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May the Enforcement Be with You

Graeme Kirk explains what happens when two judgment creditors seek to enforce against the same goods at around the same time and how the priorities are determined.

What happens when two judgment creditors seek to enforce against the same goods at around the same time? How are the priorities determined?

These were questions which the Court of Appeal had to consider in 365 Business Finance Ltd v Bellagio Hospitality [2020] EWCA Civ 588, an application between Court Enforcement Services Ltd and Burlington Credit Ltd (now called Marston Legal Services Ltd).

Since the Courts Act 2003, ancient systems of enforcement have been replaced by a statutory scheme, now set out in Part 3 of the Tribunals, Courts and Enforcement Act 2007. Writs of fieri facias (or fi fa) are now ‘writs of control’ and the power to recover money is exercisable by certified ‘enforcement agents’ using the procedure in Schedule 12 of the 2007 Act.

In 365 Business Finance, Tanveer Singh Handa and his hospitality company had fallen into debt and were the subject of two judgments. One, for £22,371.06, obtained on 4th June 2018, led to a writ being issued to Christopher Badger of Burlington Credit Limited (Marston) which he was granted on 12th June 2018. The other, a judgment for £8982.98 given on 2nd January 2018, saw a writ issued to Malcolm Davies of Court Enforcement Services Ltd (CES) on 16th July 2018. The earlier judgment was the CES judgment; the earlier writ was the Marston writ.

On 23rd July 2018, an enforcement agent acting for Marston took control of goods held at Mr Handa’s business premises. The agent and Mr Handa entered into a ‘controlled goods agreement’, the means by which a debtor can retain physical possession of goods which have technically been seized by an enforcement agent to satisfy a judgment (akin to a lien, which is effective whilst the debt is being paid off).

Mr Handa began paying off the judgment debt at an agreed rate, but had not paid it off in full when, on 21st August 2018, an enforcement agent for CES also attended his premises. The CES agent said that he would remove all goods up to the value of that debt, knowing both of the existence of the Marston writ and that it was not yet satisfied. Mr Handa decided to pay the full amount due under the CES writ, £12050, whilst a balance remained outstanding under the Marston writ.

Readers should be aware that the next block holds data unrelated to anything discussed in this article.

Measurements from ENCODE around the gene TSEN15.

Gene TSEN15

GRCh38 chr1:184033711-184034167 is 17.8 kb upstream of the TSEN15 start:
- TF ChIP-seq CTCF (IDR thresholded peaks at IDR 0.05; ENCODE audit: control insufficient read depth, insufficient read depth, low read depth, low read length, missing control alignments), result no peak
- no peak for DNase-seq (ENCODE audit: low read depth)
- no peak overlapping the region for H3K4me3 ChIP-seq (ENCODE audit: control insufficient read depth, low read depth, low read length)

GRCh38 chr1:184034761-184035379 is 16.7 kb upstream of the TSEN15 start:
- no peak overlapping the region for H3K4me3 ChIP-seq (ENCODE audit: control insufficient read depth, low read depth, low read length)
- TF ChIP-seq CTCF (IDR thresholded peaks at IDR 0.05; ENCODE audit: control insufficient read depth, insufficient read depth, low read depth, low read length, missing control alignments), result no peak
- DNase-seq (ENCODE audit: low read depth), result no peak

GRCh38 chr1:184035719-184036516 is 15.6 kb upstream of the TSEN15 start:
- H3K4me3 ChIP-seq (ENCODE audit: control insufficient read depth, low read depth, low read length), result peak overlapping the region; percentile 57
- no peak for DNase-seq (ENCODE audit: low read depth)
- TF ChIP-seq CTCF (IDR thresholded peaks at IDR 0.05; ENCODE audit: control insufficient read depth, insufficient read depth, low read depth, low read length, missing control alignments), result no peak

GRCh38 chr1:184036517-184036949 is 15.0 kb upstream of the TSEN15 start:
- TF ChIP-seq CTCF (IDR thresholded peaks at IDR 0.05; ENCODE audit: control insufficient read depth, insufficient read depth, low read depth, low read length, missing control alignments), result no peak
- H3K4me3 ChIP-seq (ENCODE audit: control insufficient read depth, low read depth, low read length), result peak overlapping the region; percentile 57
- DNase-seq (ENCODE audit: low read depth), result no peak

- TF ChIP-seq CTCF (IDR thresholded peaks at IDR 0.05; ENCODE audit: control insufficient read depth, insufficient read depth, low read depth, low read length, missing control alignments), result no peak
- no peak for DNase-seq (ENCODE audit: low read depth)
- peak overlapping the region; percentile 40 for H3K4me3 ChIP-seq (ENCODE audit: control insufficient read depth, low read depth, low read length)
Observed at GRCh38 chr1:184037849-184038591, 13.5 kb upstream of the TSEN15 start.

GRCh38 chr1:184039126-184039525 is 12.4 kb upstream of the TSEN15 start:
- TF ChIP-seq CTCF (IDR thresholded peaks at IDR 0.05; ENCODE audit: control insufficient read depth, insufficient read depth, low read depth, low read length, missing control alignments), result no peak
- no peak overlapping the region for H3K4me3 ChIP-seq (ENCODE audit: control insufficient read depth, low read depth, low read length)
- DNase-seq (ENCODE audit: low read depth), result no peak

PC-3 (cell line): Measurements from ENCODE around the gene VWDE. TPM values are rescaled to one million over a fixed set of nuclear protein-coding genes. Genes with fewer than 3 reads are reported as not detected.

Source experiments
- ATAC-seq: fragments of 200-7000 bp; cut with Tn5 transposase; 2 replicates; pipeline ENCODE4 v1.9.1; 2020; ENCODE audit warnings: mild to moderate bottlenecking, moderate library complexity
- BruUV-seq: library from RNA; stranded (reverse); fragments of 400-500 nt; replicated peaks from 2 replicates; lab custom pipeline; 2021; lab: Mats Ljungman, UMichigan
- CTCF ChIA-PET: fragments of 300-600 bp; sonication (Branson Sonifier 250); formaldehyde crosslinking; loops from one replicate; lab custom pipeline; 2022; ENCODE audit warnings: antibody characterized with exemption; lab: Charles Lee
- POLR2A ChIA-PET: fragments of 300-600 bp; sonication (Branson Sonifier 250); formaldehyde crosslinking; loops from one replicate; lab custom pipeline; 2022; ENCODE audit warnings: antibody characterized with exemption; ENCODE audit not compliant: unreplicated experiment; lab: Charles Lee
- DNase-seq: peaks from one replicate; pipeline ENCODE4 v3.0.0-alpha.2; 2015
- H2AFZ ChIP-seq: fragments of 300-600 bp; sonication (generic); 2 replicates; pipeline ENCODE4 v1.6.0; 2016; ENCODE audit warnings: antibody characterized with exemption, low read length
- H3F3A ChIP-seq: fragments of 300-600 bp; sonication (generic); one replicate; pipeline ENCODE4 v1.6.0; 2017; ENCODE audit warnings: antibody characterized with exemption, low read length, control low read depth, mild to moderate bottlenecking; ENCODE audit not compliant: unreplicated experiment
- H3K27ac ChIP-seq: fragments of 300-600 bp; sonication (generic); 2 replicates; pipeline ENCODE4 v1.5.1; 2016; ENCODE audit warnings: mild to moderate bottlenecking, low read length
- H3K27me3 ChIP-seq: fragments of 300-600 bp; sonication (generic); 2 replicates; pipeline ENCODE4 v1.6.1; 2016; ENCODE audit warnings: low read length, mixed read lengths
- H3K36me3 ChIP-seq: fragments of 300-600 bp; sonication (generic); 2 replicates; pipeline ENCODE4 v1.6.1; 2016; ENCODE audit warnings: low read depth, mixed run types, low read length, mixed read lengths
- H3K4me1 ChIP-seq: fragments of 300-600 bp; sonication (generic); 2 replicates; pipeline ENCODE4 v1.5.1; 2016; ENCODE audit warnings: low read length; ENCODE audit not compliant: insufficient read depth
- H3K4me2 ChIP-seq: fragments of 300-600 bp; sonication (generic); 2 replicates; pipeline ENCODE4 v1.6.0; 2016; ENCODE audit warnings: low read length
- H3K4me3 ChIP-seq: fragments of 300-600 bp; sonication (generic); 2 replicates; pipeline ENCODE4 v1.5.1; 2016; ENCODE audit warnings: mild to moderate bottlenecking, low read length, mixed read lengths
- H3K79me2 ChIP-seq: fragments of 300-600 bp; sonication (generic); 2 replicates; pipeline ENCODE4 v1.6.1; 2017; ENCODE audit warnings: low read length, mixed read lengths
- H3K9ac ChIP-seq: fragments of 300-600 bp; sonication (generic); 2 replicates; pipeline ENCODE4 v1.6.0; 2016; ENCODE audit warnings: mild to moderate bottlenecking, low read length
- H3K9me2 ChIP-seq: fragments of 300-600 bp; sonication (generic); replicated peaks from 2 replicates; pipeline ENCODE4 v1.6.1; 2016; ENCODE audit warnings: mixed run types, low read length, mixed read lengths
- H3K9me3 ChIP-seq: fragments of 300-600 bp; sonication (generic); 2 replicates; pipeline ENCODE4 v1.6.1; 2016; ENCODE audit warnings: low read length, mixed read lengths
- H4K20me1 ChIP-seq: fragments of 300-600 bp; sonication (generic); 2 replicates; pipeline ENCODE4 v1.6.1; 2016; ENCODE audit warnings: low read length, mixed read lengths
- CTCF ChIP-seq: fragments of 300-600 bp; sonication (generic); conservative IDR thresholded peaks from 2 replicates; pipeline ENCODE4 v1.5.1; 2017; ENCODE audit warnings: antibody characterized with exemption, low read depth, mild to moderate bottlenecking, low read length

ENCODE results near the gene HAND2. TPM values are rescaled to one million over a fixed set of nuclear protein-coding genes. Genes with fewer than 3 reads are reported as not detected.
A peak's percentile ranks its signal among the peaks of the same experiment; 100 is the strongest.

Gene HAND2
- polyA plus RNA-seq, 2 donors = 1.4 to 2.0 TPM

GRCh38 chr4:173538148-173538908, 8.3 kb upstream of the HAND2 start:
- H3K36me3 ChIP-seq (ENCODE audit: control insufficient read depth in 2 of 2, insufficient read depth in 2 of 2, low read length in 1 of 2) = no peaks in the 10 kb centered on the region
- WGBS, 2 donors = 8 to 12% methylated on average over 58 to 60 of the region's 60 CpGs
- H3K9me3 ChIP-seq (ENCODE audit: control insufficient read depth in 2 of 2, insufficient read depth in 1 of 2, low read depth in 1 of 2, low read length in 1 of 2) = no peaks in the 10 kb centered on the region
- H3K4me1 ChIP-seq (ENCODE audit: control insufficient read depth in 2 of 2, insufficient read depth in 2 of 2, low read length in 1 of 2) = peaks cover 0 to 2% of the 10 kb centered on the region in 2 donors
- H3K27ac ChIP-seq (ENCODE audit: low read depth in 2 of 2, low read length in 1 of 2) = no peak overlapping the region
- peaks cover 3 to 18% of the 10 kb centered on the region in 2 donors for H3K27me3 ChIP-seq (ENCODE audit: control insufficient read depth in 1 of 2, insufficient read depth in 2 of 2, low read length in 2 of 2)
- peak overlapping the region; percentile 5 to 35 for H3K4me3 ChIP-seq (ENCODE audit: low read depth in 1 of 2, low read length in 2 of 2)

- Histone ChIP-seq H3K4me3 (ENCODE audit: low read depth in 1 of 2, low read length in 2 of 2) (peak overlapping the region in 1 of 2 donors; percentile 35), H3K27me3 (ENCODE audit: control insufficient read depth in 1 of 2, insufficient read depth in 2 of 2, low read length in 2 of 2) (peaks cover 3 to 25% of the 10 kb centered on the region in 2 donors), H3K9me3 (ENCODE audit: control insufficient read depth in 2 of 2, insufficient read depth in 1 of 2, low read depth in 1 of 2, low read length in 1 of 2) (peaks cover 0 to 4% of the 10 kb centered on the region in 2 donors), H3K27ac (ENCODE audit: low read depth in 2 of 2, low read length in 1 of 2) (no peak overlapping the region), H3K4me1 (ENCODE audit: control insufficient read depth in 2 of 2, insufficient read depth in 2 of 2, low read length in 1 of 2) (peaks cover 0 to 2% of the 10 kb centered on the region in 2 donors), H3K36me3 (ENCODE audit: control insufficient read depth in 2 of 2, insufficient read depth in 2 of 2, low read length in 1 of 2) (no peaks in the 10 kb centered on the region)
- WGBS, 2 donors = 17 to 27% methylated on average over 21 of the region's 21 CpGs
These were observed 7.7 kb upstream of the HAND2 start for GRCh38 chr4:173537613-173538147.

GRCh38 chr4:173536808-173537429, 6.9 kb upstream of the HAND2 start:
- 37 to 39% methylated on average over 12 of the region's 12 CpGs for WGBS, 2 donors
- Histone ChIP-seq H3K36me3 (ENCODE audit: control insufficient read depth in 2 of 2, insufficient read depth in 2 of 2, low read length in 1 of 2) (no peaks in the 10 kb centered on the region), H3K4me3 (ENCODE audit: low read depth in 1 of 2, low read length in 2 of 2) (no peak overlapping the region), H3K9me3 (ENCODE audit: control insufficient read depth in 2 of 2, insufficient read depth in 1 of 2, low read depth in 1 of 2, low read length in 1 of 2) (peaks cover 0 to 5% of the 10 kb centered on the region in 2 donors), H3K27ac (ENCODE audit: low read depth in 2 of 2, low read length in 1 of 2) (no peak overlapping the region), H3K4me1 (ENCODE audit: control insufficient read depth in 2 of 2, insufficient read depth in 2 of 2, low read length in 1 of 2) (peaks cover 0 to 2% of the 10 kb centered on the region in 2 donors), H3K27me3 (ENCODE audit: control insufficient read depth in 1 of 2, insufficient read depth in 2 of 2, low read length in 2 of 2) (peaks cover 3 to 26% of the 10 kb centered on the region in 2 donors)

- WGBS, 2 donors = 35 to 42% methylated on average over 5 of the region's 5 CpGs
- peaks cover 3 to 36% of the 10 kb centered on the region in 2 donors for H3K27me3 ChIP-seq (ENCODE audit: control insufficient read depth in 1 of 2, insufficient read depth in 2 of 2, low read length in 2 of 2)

Marston took the position that this money ought to be paid by CES to Marston. It claimed that satisfaction of the CES writ subverted the priority it had secured by obtaining its writ first. It therefore applied to the High Court for an order requiring the money to paid to it by CES, relying on CPR83.4(5) which provides:

(a) the priority of a relevant writ will be determined by reference to the time it is originally received by the person who is under a duty to endorse it; and

(b) the priority of a relevant warrant will be determined by reference to the date on which it was originally issued.

Master Eastman agreed, ordering CES to pay the £12050 to Marston. Turner J then dismissed an application to set Master Eastman’s order aside (see [2019] EWHC 1920 (QB)), again on the basis that the Marston writ had been first in time.

CES appealed, arguing that there was no rule of law determining priority when different writs had been directed to different enforcement officers, or that any priority that did exist did not affect the payment it had by then received. It argued that one enforcement officer did not owe any duty to another and that CPR83.4 simply described procedure, not substantive law.

Lord Leggatt reviewed the authorities, setting out a history over some 400 years. “The upshot”, he concluded, “…is that, ever since the enactment of section 15 of the Statute of Frauds 1677, the relevant statutory provisions have consistently specified the effect of a writ of execution as being to ‘bind the property of the goods’ or ‘bind the property in the goods’ of the debtor from the time when the writ was delivered to the sheriff (or now when it received by the relevant enforcement officer). This language has been interpreted by the courts to mean that, although the delivery of a writ of execution to the sheriff/enforcement officer does not affect the title to the debtor’s goods, it renders the goods liable to be seized by the officer and sold to satisfy the debt”. He added “the applicable statutory provisions have, since 1856, also made it clear that the goods remain subject to the sheriff’s or enforcement officer’s power of seizure and sale until the writ has been executed notwithstanding any transfer of the title to the goods, unless the goods are acquired by a person in good faith, for valuable consideration and without notice of the writ” (paras.31-32).